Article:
I would like to understand the Anglican position on Literalism

Discussion in 'Sacred Scripture' started by Andy Cothran, Jul 12, 2012.

  1. Andy Cothran

    Andy Cothran Active Member

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    Does this mean that Anglicans approve of littering ? lol im joking :p
    In all seriousness Do Anglicans believe that the bible should be read as absolute litteral or are certain parts seen as poetic or allegorical? ..In contrast i would say to the way a fundamentalist christian might read the scriptures

    Thank you '

    Andy
     
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  2. Adam Warlock

    Adam Warlock Well-Known Member

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    That's a great question. We generally try to understand it by genre. So a prophetic vision is seen as symbolic but related to real fulfillment(s). A statement made in wisdom literature (like Proverbs or Ecclesiastes) might not represent a guaranteed promise or an explicit command, because that was not the intent of the genre. A statement made by Christ or by an Apostle would be seen as a promise, command, etc. It's all about genre! There are different schools of thought on Genesis and on the Daniel/Revelation thing. Often we try to discover how the original readers would have classified a biblical text. That helps us in our own interpretations.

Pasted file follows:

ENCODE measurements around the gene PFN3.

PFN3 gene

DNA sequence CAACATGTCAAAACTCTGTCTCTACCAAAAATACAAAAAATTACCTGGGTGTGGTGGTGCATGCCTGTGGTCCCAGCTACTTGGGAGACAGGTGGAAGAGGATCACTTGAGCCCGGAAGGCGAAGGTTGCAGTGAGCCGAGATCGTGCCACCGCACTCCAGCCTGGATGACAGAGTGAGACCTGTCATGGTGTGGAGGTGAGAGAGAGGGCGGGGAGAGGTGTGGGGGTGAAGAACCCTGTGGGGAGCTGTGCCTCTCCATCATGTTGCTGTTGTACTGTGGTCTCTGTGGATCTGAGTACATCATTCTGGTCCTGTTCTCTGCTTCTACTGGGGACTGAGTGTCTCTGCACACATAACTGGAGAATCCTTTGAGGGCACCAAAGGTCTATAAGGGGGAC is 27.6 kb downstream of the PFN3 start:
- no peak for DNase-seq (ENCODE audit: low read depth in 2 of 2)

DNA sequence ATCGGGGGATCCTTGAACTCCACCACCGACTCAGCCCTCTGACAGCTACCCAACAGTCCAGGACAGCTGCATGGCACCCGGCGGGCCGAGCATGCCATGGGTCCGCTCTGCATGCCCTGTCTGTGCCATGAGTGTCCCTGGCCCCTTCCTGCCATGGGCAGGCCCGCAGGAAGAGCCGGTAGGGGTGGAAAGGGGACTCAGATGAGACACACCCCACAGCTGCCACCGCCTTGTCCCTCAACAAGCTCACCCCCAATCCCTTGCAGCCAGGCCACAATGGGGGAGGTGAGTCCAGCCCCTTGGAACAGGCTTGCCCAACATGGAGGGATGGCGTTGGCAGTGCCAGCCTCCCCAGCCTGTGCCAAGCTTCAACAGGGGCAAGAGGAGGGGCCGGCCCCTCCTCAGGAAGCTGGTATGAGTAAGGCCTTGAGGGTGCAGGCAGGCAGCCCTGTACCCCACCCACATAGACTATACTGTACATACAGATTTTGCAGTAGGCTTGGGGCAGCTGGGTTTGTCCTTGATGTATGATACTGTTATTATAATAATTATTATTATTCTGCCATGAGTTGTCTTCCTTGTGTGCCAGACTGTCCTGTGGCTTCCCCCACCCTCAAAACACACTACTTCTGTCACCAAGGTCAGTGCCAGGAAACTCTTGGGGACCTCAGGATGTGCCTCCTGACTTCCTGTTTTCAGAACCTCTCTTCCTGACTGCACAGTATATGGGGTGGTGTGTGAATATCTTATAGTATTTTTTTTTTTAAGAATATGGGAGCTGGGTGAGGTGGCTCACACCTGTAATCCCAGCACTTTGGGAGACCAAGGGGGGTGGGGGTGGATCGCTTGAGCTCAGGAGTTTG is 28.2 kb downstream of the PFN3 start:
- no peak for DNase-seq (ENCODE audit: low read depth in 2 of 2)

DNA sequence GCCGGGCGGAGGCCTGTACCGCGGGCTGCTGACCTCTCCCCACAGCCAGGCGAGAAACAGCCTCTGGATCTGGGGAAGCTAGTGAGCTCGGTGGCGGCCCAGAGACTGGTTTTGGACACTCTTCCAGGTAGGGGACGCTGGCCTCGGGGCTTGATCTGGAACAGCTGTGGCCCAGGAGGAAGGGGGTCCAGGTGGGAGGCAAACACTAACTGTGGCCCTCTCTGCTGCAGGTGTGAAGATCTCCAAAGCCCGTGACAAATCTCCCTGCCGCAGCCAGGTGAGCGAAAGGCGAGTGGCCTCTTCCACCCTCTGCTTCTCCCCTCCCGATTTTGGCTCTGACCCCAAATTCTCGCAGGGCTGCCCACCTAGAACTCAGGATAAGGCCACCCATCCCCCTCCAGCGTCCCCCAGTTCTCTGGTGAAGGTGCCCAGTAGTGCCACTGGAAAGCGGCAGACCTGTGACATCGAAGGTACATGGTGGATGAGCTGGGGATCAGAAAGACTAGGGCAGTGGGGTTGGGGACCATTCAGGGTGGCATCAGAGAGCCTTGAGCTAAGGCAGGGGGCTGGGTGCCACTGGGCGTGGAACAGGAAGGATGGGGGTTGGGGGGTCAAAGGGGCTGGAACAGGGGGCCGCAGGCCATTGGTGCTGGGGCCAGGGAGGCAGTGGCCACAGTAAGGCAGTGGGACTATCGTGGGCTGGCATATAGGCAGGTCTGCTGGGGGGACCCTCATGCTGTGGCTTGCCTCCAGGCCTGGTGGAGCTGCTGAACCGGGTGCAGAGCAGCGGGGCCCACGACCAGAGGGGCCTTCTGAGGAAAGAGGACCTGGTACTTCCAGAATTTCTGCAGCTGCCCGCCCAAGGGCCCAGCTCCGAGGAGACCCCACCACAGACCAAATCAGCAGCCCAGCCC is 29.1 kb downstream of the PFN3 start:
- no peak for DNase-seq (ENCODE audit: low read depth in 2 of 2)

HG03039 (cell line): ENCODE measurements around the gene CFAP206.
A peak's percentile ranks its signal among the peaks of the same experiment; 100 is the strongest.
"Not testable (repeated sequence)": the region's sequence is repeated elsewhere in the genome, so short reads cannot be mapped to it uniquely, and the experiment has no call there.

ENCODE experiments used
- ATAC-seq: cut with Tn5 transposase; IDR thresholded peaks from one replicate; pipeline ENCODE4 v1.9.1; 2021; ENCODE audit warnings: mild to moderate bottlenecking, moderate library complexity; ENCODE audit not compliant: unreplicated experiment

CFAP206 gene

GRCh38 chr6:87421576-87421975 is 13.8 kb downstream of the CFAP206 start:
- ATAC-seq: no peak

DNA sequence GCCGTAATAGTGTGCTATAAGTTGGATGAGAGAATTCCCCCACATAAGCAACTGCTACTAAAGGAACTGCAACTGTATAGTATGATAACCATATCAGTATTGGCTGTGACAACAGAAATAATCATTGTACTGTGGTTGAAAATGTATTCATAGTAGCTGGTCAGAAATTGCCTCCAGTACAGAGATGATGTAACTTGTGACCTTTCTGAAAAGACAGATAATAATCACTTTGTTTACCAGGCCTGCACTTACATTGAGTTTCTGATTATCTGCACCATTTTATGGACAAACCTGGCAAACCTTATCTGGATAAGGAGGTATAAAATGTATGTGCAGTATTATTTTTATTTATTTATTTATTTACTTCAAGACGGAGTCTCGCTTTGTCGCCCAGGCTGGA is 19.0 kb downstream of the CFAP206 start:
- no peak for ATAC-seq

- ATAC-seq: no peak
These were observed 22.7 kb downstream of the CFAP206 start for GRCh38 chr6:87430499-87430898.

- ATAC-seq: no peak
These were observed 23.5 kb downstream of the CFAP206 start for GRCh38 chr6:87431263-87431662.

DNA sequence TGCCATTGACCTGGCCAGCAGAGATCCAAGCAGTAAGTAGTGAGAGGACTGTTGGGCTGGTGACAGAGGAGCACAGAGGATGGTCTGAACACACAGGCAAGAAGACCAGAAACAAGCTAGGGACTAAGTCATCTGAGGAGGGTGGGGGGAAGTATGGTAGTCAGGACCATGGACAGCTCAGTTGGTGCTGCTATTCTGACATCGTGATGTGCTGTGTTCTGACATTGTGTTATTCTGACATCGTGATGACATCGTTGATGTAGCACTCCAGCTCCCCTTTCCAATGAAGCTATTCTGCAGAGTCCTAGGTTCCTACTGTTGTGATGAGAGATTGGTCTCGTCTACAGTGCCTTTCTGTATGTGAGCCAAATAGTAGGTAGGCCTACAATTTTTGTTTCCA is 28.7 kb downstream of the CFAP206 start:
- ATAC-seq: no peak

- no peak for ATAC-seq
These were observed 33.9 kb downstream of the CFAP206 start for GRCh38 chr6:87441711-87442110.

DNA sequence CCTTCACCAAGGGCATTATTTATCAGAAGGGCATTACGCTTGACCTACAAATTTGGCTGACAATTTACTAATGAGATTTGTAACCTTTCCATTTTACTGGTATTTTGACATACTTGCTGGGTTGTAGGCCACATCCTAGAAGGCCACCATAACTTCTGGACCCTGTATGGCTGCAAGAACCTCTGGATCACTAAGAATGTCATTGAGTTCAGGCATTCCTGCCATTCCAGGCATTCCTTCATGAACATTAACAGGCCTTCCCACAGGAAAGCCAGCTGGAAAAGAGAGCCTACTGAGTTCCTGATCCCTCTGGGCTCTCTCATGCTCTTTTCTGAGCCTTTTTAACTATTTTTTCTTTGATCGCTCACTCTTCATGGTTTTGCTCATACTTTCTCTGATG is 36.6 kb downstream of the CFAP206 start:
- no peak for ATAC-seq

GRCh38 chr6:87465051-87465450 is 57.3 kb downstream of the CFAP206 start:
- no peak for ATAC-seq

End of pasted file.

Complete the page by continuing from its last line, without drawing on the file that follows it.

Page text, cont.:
3. Andy Cothran

    Andy Cothran Active Member

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    thank you Adam that is helpful .:)
     
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  4. Gordon

    Gordon Well-Known Member

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    What Adam said...
     
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  5. Toma

    Toma Well-Known Member Anglican

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    Andy, Anglicanism shares a certain hermeneutic, a way of understanding Scripture, with the Orthodox and Catholics, even if we do not agree on the exact authority of Scripture. We all concur that the sacred scriptures are metaphorically a divine newspaper edited by God, in that they contain every genre.

    The Psalms and Song of Songs are poetry, shrouded in the morning mists of alliteration and verse. It's difficult to take that exactly literally.

    Wisdom literature like Proverbs is a set of instructions addressed to various allegorical figures, like the lazy sluggard or the good wife. It is so chock-full of ideas and aphorisms that there's no literal history: just good wisdom from a great pen.